7. JFK did not in fact tell Berliners that he was a “jelly doughnut”
The iconic phrase “Ich bin ein Berliner” is famous throughout the world. President Kennedy famously uttered those words on June 26, 1963 to a massive crowd at the Berlin Wall. The words were meant to show solidarity with those who lived in Berlin. Some critics say that because he added the article “ein” he was in fact actually calling himself a jelly doughnut, known as a Berliner in many parts of Germany.
Linguists, however, say JFK was spot on and did no in fact refer to himself as a sugary baked good. Rather the “ein” is a necessary part of the sentence when the speaker is saying something figuratively (i.e. about a certain nationality, as was true in the case of the president). As well, in Berlin the jam-filled pastry is actually called “pfannkuchen” so listeners would have no problem understanding what JFK meant.
8. The East German government called the wall the “Antifascist Bulwark”
In an effort to reassure East Germans, the government insisted that the wall itself was not to keep citizens in, but rather to keep the Western fascists, spies and polluted ideas out. Two weeks after East German leader Walter Ulbricht ordered the construction of the wall he famously proclaimed to citizens, “We have sealed the cracks in the fabric of our house and closed the holes through which the worst enemies of the German people could creep.”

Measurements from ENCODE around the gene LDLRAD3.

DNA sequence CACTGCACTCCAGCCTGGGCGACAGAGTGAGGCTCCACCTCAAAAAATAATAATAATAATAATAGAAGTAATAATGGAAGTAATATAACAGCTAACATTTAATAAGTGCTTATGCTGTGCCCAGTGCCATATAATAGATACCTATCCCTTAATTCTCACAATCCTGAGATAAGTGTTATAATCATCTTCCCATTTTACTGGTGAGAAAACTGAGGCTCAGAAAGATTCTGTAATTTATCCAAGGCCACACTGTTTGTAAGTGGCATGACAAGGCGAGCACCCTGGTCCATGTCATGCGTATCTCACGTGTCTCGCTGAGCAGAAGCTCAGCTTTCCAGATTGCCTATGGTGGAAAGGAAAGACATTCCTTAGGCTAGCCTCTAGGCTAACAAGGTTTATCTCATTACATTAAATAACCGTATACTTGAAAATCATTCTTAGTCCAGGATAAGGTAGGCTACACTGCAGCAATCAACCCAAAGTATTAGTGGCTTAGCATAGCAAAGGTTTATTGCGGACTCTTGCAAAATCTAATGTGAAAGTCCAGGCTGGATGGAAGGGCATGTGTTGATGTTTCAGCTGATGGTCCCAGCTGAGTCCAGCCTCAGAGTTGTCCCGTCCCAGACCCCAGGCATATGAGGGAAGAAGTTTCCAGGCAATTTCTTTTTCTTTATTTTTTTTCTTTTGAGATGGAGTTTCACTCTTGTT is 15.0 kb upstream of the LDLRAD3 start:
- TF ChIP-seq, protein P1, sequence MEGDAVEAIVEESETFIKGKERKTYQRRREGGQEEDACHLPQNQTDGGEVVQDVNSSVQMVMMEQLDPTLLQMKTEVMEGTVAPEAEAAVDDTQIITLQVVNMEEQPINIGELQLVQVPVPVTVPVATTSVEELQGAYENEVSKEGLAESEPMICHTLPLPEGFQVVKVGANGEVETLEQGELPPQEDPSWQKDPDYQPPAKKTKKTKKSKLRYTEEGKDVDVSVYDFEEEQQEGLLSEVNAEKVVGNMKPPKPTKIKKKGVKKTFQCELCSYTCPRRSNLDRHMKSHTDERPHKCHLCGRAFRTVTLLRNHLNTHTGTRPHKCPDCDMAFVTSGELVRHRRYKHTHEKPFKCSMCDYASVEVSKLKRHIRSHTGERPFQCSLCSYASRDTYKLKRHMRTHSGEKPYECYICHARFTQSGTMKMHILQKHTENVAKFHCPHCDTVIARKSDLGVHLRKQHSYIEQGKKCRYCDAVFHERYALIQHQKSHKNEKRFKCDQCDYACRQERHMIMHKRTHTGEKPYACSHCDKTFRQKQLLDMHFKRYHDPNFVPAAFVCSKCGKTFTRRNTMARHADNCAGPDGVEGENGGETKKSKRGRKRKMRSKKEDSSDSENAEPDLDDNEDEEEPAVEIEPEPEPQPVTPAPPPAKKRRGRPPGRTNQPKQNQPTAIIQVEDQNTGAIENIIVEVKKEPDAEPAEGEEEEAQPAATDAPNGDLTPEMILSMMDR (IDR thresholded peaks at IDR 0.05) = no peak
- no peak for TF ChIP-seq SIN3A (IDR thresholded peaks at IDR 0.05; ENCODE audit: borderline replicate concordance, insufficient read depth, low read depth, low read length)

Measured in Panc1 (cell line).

9. The iconic Brandenburg Gate was once part of an 18th-century wall
No the Berlin Wall wasn’t actually the city’s first. In fact, Prussian King Frederick William II ordered the famous arch to straddle East and West Berlin. This would also serve as iconic backdrops for speeches and events. When it was finished in 1791, the Brandenburg Gate was incorporated in the city’s original Customs Wall, which guarded the city from the early 1730s.
10. You can find a piece of the Wall in a Las Vegas casino’s bathroom
Yes, really. When official demolition took place in the summer of 1990, many sections of the Wall were repurposed to be used as building materials for reconstruction projects in Germany. A few hundred sections were auctioned off and now remain spread across the globe. One of those is located in the men’s room of the Main Street Station Casino in Las Vegas. Urinals are mounted to a graffiti-laden segment protected by glass.